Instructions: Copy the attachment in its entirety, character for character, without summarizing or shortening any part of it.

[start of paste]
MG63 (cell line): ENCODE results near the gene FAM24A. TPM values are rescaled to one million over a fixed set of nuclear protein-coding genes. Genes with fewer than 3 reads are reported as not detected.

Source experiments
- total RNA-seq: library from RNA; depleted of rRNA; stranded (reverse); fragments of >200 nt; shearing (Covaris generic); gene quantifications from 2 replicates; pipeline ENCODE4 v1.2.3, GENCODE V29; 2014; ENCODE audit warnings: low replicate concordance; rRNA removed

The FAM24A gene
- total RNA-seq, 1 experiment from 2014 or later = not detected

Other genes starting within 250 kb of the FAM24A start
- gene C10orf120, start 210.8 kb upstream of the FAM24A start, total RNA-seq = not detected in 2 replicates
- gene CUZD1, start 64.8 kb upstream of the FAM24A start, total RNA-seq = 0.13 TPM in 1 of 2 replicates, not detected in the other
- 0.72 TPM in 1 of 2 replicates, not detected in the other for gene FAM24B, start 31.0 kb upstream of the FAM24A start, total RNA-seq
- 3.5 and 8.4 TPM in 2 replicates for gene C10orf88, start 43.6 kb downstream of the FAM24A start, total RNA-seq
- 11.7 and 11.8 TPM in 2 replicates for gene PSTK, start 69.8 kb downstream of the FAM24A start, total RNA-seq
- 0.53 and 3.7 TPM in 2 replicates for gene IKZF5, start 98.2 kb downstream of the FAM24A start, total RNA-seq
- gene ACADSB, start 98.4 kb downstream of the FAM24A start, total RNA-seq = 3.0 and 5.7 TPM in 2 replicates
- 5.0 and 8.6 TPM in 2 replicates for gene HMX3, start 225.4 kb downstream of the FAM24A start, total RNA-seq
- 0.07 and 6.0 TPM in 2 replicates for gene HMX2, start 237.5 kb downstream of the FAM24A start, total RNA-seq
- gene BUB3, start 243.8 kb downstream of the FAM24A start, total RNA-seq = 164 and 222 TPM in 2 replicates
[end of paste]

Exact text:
MG63 (cell line): ENCODE results near the gene FAM24A. TPM values are rescaled to one million over a fixed set of nuclear protein-coding genes. Genes with fewer than 3 reads are reported as not detected.

Source experiments
- total RNA-seq: library from RNA; depleted of rRNA; stranded (reverse); fragments of >200 nt; shearing (Covaris generic); gene quantifications from 2 replicates; pipeline ENCODE4 v1.2.3, GENCODE V29; 2014; ENCODE audit warnings: low replicate concordance; rRNA removed

The FAM24A gene
- total RNA-seq, 1 experiment from 2014 or later = not detected

Other genes starting within 250 kb of the FAM24A start
- gene C10orf120, start 210.8 kb upstream of the FAM24A start, total RNA-seq = not detected in 2 replicates
- gene CUZD1, start 64.8 kb upstream of the FAM24A start, total RNA-seq = 0.13 TPM in 1 of 2 replicates, not detected in the other
- 0.72 TPM in 1 of 2 replicates, not detected in the other for gene FAM24B, start 31.0 kb upstream of the FAM24A start, total RNA-seq
- 3.5 and 8.4 TPM in 2 replicates for gene C10orf88, start 43.6 kb downstream of the FAM24A start, total RNA-seq
- 11.7 and 11.8 TPM in 2 replicates for gene PSTK, start 69.8 kb downstream of the FAM24A start, total RNA-seq
- 0.53 and 3.7 TPM in 2 replicates for gene IKZF5, start 98.2 kb downstream of the FAM24A start, total RNA-seq
- gene ACADSB, start 98.4 kb downstream of the FAM24A start, total RNA-seq = 3.0 and 5.7 TPM in 2 replicates
- 5.0 and 8.6 TPM in 2 replicates for gene HMX3, start 225.4 kb downstream of the FAM24A start, total RNA-seq
- 0.07 and 6.0 TPM in 2 replicates for gene HMX2, start 237.5 kb downstream of the FAM24A start, total RNA-seq
- gene BUB3, start 243.8 kb downstream of the FAM24A start, total RNA-seq = 164 and 222 TPM in 2 replicates